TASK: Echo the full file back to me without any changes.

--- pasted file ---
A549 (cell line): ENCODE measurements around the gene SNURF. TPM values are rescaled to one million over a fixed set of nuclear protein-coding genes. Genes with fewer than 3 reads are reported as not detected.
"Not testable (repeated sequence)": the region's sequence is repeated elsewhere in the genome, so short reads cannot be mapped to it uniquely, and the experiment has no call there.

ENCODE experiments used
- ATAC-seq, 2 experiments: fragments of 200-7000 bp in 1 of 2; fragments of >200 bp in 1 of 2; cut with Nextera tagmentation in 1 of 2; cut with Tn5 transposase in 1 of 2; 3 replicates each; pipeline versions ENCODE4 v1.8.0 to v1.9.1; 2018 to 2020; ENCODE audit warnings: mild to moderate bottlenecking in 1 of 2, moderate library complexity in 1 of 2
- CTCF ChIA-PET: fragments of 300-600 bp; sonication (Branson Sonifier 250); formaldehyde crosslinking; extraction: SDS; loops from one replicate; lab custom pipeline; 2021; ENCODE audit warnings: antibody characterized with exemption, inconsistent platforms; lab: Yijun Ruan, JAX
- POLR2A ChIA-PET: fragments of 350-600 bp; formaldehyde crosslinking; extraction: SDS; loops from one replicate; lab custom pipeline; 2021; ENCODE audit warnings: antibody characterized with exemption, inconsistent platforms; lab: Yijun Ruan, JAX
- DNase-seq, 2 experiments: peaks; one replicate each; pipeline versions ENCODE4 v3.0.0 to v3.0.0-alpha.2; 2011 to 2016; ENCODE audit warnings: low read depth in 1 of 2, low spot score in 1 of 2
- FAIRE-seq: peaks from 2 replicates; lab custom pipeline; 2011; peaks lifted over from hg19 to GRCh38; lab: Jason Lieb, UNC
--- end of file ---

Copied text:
A549 (cell line): ENCODE measurements around the gene SNURF. TPM values are rescaled to one million over a fixed set of nuclear protein-coding genes. Genes with fewer than 3 reads are reported as not detected.
"Not testable (repeated sequence)": the region's sequence is repeated elsewhere in the genome, so short reads cannot be mapped to it uniquely, and the experiment has no call there.

ENCODE experiments used
- ATAC-seq, 2 experiments: fragments of 200-7000 bp in 1 of 2; fragments of >200 bp in 1 of 2; cut with Nextera tagmentation in 1 of 2; cut with Tn5 transposase in 1 of 2; 3 replicates each; pipeline versions ENCODE4 v1.8.0 to v1.9.1; 2018 to 2020; ENCODE audit warnings: mild to moderate bottlenecking in 1 of 2, moderate library complexity in 1 of 2
- CTCF ChIA-PET: fragments of 300-600 bp; sonication (Branson Sonifier 250); formaldehyde crosslinking; extraction: SDS; loops from one replicate; lab custom pipeline; 2021; ENCODE audit warnings: antibody characterized with exemption, inconsistent platforms; lab: Yijun Ruan, JAX
- POLR2A ChIA-PET: fragments of 350-600 bp; formaldehyde crosslinking; extraction: SDS; loops from one replicate; lab custom pipeline; 2021; ENCODE audit warnings: antibody characterized with exemption, inconsistent platforms; lab: Yijun Ruan, JAX
- DNase-seq, 2 experiments: peaks; one replicate each; pipeline versions ENCODE4 v3.0.0 to v3.0.0-alpha.2; 2011 to 2016; ENCODE audit warnings: low read depth in 1 of 2, low spot score in 1 of 2
- FAIRE-seq: peaks from 2 replicates; lab custom pipeline; 2011; peaks lifted over from hg19 to GRCh38; lab: Jason Lieb, UNC